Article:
These days I'm counting pennies and pinching them 'till they squeal. But, I love good roast beef. Rare beef, sliced thin, topped with a spicy horseradish cream sauce* is heaven.
I read an interview with a local fine-dining chef who turns top or bottom round roasts into deli-delicious roast beef for sandwiches. I was intrigued. The original recipe used a 6 pound roast, and cooked it for 2x longer than mine.
Here's a peek at the process; a photo of my notes and the labels for bo th roasts.
Start a day ahead because the meat marinates, warms up, is cooked, and rests. Lucky roast, it spends more time resting than cooking. Some ten-times more.
I did this recipe twice. The first time, I overcooked the hell out of it. It wasn't even medium, it was good -- but overcooked -- medium well. I gave most of it to Belmont.
I nailed it on the second attempt by shortening the cook time.
Both roasts came from Freddies. The first was $4.69/lb, 2.61 lbs. The second was $3.99 (score!) and 3 lbs. It's such a firm cut of meat, with no waste, that even tho the cost of the roast -- $12 -- may represent your entire meat budget for the week, it's worth it because it represents roughly six half-pound portions. That's a lot of meat.
Enough chit-chat. Here's the process.
Deli style roast beef
1 ea 3 lbs top or bottom round roast
1 Tbsp kosher salt
The night before, dry and salt the roast. Hold it, uncovered, in the fridge for 12 hours.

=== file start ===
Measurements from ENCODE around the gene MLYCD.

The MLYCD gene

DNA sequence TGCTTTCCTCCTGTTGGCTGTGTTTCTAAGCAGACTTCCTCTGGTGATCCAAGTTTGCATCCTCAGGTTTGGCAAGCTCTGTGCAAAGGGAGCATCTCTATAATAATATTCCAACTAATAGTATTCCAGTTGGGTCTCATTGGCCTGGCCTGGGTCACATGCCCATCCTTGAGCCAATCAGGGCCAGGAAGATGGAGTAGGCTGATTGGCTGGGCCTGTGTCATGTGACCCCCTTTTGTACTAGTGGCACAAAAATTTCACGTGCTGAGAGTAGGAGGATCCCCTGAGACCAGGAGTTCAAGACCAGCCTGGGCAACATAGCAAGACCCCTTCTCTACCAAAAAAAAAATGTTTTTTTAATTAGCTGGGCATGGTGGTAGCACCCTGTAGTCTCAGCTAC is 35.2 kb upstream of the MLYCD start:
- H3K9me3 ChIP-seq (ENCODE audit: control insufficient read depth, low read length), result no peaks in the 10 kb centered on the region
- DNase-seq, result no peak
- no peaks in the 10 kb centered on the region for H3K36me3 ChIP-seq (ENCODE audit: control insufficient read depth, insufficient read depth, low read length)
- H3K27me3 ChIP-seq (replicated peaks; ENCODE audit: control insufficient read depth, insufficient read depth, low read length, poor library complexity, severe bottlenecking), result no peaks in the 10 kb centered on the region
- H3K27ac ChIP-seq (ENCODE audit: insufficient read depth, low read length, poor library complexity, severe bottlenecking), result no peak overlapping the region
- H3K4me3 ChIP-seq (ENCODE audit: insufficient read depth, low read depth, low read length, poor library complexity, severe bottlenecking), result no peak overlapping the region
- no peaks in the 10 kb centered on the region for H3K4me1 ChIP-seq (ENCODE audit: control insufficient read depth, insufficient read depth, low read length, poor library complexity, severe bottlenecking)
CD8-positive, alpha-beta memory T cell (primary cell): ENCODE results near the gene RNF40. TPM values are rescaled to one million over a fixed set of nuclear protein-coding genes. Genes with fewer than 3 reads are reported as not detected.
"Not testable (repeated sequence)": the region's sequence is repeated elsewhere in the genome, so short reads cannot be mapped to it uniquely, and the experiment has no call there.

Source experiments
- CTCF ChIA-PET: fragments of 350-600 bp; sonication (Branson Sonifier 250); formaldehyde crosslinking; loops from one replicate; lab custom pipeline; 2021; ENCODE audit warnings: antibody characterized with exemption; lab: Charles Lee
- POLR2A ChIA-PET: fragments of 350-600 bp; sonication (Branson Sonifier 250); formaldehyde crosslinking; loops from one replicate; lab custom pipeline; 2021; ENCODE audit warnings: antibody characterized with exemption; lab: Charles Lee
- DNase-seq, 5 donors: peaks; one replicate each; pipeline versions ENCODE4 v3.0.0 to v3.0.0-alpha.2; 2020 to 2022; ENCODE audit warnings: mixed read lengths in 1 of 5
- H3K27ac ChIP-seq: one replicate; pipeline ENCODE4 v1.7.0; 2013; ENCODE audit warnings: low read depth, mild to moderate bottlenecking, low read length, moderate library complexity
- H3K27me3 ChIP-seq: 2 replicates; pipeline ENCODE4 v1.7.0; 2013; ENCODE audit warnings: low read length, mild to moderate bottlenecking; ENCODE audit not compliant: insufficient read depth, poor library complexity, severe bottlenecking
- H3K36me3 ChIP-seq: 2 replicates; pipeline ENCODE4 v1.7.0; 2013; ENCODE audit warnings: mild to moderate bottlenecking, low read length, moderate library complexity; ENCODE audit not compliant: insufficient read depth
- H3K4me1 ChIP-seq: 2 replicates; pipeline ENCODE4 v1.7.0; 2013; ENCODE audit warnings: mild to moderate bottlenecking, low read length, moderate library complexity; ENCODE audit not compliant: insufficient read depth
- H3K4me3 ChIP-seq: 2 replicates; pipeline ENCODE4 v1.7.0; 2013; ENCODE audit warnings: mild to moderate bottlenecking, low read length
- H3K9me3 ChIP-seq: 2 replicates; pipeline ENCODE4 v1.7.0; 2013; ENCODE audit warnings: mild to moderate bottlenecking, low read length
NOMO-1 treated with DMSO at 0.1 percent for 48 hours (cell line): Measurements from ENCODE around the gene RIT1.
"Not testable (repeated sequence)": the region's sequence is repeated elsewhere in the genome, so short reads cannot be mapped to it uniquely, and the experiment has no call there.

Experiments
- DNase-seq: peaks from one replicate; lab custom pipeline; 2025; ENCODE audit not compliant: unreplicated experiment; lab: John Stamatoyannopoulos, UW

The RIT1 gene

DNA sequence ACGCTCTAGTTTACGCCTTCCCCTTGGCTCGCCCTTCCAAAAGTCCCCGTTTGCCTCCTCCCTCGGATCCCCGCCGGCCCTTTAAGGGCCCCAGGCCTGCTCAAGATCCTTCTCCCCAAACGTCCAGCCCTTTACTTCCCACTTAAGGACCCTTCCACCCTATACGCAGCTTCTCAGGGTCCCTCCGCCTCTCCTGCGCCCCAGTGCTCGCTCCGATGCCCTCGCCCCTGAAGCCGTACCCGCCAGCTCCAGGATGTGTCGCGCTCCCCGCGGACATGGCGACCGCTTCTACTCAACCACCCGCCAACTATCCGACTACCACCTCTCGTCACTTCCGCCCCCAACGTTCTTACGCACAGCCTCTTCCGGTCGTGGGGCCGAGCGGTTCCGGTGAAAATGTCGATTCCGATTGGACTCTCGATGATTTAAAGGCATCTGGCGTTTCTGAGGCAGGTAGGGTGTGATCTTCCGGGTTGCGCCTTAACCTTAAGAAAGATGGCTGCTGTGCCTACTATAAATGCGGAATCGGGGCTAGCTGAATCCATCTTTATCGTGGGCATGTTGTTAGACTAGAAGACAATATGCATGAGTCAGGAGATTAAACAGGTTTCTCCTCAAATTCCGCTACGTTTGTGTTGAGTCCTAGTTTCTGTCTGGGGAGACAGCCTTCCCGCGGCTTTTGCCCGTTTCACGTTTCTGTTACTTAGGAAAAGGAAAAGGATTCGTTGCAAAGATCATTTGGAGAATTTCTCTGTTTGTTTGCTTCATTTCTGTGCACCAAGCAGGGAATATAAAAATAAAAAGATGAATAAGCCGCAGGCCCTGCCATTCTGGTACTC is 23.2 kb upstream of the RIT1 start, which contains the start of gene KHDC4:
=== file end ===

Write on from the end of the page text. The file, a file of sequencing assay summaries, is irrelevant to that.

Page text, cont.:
Remove from the cooler and allow to warm up for 1 hour. I held the first roast in the cooler for 24 hours and when I pulled it to warm up, it seemed a little dry about the edges.
Preheat the oven to 500 degrees. Position a rack in the center of the oven.
Sear the top of the meat for 8 - 10 minutes. Turn and sear the bottom for 8 - 10 minutes.
Reduce heat to 250 and roast for fifteen minutes. The internal temp of my roast at this point was 80 degrees. Turn and roast for 15 minutes more. At the second turn my roast was at 110 degrees. Turn once more and roast for 15 -20 minutes. After 50 minutes total, the roast had an internal temp of 120 degrees. Remove it from the heat. The original recipe calls for pulling the roast at 125 degrees, but I think that's too hot for a rosy red center.
Note: I'm not crazy about sticking meat with an instant read thermometer any more than once. I think it just sucks out juicy deliciousness. But, I wanted to nail this recipe so I temped it at each turn. When I make this again, I'll check the temp after 45 minutes (turning every 15 minutes) and not more that once.
Tent with foil and allow to rest for 15 minutes.
Modify this recipe by rubbing the meat with garlic and salt, or herb blends and salt. Knock yourself out.
* I made a simple creamy horseradish sauce by putting a cup of heavy cream into a wide-mouth canning jar. I added a heaping tablespoon of horseradish and a fat pinch of salt. I then capped it and shook the jar until the cream sauce was the right consistency. By the way, jars also work well for cocktails!